How Fashion Retailers Can Take the Growth in the Second-Hand Market
Fashion retailers have a challenge they must face head-on or risk going out of business. This challenge has to do directly with the severe impact the industry has on the environment. Not only have massive lakes dried up, rivers been polluted, pesticides run free, and emissions rise, but people have died.
Thousands of people have died making cheap clothes for the biggest sellers in the industry, with countless number being forced to work in unhealthy and inhumane working conditions. The fashion giants today don’t choose to have these side effects, but in their bid to become the cheapest, biggest company these side effects have happened nonetheless.
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How the Second Hand Market Has Grown
The reason why big and small fashion retailers must take notice goes beyond doing the right thing. It’s imperative for market survival.
To date, the used clothing market in the USA alone totals around $24 billion. By 2028, it is estimated that the value of the second-hand clothing market will increase to USD 64 billion, while fast fashion’s share will only reach USD 44 billion.
Thankfully there is a huge opportunity available for fashion retailers. This opportunity has already been taken up by retailers like ASOS.
How Fashion Retailers Can Take Part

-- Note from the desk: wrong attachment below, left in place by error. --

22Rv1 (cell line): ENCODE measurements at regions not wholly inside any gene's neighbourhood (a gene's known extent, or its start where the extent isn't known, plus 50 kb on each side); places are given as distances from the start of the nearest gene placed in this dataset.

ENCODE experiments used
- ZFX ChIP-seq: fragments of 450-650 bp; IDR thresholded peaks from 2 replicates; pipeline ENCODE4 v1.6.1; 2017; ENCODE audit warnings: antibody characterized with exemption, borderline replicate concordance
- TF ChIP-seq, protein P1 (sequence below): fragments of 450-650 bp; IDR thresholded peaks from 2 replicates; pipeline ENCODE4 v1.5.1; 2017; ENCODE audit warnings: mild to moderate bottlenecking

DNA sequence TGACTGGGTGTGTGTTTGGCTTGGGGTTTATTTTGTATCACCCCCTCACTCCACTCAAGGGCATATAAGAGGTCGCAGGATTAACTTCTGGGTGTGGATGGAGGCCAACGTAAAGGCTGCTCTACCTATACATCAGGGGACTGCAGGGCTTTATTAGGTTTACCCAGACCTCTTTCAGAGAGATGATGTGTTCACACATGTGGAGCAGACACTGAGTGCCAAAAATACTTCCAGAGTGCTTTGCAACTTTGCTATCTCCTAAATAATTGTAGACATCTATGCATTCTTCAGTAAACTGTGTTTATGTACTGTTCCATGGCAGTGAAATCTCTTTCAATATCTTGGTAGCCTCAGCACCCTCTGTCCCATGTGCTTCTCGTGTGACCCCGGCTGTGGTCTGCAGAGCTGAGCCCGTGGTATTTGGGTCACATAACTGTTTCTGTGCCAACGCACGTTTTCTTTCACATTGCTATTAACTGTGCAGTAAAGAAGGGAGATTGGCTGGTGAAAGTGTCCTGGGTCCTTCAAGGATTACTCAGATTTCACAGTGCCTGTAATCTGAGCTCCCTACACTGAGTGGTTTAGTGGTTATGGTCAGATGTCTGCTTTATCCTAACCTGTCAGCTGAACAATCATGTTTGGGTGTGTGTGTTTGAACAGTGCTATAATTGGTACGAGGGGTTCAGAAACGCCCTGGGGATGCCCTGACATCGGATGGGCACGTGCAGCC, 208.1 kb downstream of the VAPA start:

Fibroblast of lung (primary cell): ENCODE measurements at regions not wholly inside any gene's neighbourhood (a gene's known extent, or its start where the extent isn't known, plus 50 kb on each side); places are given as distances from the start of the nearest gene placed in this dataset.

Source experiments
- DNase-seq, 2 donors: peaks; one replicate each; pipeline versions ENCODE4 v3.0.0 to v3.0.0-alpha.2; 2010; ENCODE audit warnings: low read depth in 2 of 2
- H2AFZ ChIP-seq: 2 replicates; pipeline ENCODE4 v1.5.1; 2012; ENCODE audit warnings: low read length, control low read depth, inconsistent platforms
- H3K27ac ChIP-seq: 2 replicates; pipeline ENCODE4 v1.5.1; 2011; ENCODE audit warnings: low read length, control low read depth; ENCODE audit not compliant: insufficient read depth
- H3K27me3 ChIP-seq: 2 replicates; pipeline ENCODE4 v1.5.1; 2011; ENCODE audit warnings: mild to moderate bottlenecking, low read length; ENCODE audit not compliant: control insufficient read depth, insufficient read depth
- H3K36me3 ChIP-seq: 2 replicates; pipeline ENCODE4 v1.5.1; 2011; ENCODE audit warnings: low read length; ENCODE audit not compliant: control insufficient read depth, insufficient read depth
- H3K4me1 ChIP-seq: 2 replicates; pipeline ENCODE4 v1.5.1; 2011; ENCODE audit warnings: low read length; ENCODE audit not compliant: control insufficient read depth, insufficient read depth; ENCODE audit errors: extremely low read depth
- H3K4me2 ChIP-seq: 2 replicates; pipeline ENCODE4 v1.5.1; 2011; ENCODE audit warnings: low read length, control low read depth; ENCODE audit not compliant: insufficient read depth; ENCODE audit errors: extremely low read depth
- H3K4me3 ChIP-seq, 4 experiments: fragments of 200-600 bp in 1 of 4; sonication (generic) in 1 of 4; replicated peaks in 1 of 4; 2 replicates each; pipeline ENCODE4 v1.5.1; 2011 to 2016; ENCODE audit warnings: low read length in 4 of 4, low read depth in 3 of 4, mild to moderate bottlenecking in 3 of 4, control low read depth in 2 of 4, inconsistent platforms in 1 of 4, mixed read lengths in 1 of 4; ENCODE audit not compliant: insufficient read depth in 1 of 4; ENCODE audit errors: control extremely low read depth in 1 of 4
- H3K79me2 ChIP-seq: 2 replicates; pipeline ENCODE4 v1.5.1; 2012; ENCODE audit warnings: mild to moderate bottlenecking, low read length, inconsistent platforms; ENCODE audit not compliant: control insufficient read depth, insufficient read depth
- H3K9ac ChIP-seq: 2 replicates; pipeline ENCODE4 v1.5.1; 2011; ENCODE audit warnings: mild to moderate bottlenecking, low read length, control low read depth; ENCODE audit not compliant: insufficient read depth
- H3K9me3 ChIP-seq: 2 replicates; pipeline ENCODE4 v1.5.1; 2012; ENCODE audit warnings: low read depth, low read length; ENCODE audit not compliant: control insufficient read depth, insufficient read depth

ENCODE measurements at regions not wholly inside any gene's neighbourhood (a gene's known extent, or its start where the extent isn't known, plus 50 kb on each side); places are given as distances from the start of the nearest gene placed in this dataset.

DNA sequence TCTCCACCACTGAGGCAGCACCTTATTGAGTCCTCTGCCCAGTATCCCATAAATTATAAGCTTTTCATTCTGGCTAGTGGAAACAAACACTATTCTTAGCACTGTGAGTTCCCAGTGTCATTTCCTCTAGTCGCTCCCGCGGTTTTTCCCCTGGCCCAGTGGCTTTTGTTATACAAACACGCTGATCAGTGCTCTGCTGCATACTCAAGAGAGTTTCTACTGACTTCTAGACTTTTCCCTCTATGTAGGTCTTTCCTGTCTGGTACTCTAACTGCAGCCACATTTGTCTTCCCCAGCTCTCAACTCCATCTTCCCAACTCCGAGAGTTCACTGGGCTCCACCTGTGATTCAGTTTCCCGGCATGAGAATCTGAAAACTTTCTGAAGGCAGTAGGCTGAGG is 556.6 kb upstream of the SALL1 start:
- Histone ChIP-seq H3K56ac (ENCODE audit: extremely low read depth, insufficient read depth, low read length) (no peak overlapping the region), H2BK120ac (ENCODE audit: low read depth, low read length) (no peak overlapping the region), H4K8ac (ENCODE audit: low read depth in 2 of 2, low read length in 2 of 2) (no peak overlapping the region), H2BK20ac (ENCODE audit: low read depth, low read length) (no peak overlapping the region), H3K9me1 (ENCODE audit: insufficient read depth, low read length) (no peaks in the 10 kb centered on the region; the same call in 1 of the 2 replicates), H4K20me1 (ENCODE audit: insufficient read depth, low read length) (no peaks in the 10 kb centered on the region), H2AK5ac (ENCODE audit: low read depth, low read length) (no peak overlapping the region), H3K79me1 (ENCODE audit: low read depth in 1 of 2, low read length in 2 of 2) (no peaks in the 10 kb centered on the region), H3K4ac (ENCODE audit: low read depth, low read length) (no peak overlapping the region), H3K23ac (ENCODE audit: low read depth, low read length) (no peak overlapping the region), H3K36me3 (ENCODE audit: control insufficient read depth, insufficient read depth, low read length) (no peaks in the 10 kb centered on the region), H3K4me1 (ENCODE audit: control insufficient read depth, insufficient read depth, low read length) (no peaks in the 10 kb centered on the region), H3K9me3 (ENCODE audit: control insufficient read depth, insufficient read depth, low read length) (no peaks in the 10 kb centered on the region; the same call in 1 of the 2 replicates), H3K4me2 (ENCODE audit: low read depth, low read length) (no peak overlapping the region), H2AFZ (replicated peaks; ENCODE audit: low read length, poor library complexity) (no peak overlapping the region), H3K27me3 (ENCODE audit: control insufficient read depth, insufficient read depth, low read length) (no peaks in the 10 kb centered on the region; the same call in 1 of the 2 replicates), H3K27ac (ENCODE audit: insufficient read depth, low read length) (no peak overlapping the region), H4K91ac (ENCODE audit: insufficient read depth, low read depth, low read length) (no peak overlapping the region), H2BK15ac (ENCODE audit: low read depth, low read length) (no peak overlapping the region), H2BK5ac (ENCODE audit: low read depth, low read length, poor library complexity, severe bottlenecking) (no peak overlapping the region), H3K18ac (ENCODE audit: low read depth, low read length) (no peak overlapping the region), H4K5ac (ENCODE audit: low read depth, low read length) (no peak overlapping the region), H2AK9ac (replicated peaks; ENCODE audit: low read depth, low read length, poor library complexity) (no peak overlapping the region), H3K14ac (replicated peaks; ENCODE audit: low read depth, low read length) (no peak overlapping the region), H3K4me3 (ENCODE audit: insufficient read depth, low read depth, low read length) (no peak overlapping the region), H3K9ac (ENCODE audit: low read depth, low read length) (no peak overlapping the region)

Fashion retailers can easily take part in and benefit from the second-hand market in a variety of ways. Though sourcing and picking out top items can be a pain, it can be
Second-Hand Market: Have a Vintage Line
If you have the time to dedicate it to finding beautiful pieces that match your brand’s image this can be a great way to tap into the second-hand market. Fix these items up, upcycle them a little to modernize the style, and sell them under a reclaimed vintage line of your very own.
Upcycle Second Hand
If you want to upcycle and use second-hand material in your current line, then your best bet is to go to charity organizations and bulk sorting facilities. You can then collect clothing by weight.
You will want to invest in some strong baling wire from www.balingwiredirect.com so that your clothes stay safely secured during transit and in storage. You might even be able to pick out items that have been pre-sorted by material type, to make the upcycling process simpler. Big designers already do this to an extent.
Take Christopher Raeburn, for example. He consistently puts out high-fashion lines made out of recycled materials, like this collection made out of recycled army textiles.
Have a Take-Back Policy
Give your customers a discount if they bring back your clothes at the end of their lives. This way you can recycle them properly and even remake them into something new.
Alternatively, you could offer a mending service for your clothes. This way you can offer your customers great quality and increase profit margins while encouraging others to keep what they have.